Fish and wildlife habitat means jobs, too.
Sportsmen arguing against the roll back of environmental regulations often get told that keeping fish, wildlife and human habitats clean costs too many jobs.
Well, here’s some ammunition to fight back with: A growing body of evidence points to just the opposite effect – that environmental regulations important to fish, wildlife and people actually create jobs.
Members of the hunting and fishing community have been trying to make the same point. Ducks Unlimited CEO Dale Hall points out that environmental spending is less than 1.26 percent of the federal budget in 2010, yet supported “more than 1.6 million jobs and generate more than $25 billion a year in federal, state and local taxes,”.
Add fly fishers to that number.
Last week Jim Klug, chairman of the American Fly Fishing Trade Association, joined the chorus, telling yours truly the attacks on environmental protection had stunned the members of his $658 million industry because, “Our industry depends on a clean environment, and if you take that away, you don’t just take away a hobby and pastime, you take away entire industries.”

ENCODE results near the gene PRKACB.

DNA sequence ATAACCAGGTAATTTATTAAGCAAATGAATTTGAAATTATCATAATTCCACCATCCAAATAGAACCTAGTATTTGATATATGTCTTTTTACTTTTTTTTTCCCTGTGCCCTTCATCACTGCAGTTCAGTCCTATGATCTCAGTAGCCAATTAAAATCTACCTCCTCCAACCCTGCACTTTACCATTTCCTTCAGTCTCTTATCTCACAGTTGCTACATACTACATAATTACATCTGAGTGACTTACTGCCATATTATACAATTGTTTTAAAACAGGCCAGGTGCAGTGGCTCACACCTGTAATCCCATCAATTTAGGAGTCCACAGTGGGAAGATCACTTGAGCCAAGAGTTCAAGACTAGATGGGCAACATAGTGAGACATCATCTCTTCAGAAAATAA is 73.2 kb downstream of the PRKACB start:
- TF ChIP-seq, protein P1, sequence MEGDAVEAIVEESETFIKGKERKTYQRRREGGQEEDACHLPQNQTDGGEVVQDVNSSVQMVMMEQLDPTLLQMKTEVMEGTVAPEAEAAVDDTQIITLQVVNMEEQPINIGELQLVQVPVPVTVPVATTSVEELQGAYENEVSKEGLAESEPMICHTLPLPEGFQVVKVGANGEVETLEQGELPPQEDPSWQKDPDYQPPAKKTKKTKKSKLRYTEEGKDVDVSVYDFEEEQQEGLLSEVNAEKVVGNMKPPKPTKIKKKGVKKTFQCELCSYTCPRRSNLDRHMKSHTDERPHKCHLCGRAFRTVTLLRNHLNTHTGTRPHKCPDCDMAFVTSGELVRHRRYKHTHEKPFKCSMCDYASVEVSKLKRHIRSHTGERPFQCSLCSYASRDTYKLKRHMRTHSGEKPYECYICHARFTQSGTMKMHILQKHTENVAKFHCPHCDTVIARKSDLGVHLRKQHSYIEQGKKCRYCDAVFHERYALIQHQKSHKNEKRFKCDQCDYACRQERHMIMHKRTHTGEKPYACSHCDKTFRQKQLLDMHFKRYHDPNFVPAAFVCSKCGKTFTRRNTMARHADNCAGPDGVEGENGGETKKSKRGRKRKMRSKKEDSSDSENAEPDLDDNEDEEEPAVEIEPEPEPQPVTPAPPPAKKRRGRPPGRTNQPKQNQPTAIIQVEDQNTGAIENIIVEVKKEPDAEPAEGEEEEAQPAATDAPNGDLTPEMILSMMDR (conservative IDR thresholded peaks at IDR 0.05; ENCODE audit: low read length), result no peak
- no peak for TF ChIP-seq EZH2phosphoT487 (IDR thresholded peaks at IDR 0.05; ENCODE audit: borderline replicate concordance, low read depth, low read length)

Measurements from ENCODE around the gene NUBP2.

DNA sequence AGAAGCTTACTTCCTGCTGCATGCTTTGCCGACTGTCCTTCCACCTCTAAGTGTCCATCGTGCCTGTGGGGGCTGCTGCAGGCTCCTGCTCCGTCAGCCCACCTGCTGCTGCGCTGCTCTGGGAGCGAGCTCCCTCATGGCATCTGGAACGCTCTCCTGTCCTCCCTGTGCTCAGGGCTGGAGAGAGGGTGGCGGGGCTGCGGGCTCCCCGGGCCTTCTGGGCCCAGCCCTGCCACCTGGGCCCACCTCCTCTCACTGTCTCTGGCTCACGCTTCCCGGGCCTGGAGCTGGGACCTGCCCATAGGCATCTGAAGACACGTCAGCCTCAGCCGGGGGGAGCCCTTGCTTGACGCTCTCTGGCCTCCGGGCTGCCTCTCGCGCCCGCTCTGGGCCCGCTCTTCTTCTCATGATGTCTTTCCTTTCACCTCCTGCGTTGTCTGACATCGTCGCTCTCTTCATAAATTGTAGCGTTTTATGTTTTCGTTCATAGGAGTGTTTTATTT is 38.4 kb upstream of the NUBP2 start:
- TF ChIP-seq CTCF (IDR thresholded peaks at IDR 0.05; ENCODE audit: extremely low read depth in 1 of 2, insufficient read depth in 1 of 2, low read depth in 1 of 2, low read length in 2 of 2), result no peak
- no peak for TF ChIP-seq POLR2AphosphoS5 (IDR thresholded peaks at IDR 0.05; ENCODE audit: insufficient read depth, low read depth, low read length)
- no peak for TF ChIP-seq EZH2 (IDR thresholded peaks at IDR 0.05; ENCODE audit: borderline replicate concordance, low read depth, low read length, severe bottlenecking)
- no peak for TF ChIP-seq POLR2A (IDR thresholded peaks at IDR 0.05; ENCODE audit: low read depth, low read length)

Klug said the attacks by the House took him and his colleagues by surprise, but they now are gearing up for an all-out fight, because “No one who cares about fishing or these industries can sit on the sidelines any more.”
Lake trout: Heroes or villains?
Journalists learn early that every story has two sides, unless it involves the environment – in which case it often has many more. This story on the lake trout eradication effort in Yellowstone Lake is a case in point. And invasive species aren’t just a problem on the Great Lakes. Western sportsmen are learning lake trout are not the only invasive species causing havoc in their habitat, as this column from Jackson Hole News and Guide makes clear.
For more on the battle against invasive species go to www.protectyourwaters.net